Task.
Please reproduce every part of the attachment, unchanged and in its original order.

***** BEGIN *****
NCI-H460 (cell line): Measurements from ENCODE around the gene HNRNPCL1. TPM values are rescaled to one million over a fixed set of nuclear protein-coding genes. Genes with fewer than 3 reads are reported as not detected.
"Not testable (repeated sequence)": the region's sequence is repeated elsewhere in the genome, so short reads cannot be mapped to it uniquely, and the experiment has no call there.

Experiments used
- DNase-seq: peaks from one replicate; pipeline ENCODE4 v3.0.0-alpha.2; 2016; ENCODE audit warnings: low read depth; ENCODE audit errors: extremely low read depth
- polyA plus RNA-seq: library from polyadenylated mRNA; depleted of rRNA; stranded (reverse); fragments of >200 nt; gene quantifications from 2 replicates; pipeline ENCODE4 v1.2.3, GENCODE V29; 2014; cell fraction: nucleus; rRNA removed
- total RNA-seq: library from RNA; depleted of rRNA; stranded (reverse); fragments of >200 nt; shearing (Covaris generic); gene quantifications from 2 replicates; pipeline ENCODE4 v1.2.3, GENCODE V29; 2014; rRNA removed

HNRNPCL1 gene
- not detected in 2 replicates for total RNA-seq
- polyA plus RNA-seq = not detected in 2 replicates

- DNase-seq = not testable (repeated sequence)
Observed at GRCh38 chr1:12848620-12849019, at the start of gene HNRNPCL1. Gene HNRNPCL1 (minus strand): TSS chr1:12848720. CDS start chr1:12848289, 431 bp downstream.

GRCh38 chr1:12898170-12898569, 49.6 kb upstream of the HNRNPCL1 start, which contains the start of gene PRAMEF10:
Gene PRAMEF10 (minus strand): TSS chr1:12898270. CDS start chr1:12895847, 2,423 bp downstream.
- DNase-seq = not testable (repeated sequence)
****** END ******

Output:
NCI-H460 (cell line): Measurements from ENCODE around the gene HNRNPCL1. TPM values are rescaled to one million over a fixed set of nuclear protein-coding genes. Genes with fewer than 3 reads are reported as not detected.
"Not testable (repeated sequence)": the region's sequence is repeated elsewhere in the genome, so short reads cannot be mapped to it uniquely, and the experiment has no call there.

Experiments used
- DNase-seq: peaks from one replicate; pipeline ENCODE4 v3.0.0-alpha.2; 2016; ENCODE audit warnings: low read depth; ENCODE audit errors: extremely low read depth
- polyA plus RNA-seq: library from polyadenylated mRNA; depleted of rRNA; stranded (reverse); fragments of >200 nt; gene quantifications from 2 replicates; pipeline ENCODE4 v1.2.3, GENCODE V29; 2014; cell fraction: nucleus; rRNA removed
- total RNA-seq: library from RNA; depleted of rRNA; stranded (reverse); fragments of >200 nt; shearing (Covaris generic); gene quantifications from 2 replicates; pipeline ENCODE4 v1.2.3, GENCODE V29; 2014; rRNA removed

HNRNPCL1 gene
- not detected in 2 replicates for total RNA-seq
- polyA plus RNA-seq = not detected in 2 replicates

- DNase-seq = not testable (repeated sequence)
Observed at GRCh38 chr1:12848620-12849019, at the start of gene HNRNPCL1. Gene HNRNPCL1 (minus strand): TSS chr1:12848720. CDS start chr1:12848289, 431 bp downstream.

GRCh38 chr1:12898170-12898569, 49.6 kb upstream of the HNRNPCL1 start, which contains the start of gene PRAMEF10:
Gene PRAMEF10 (minus strand): TSS chr1:12898270. CDS start chr1:12895847, 2,423 bp downstream.
- DNase-seq = not testable (repeated sequence)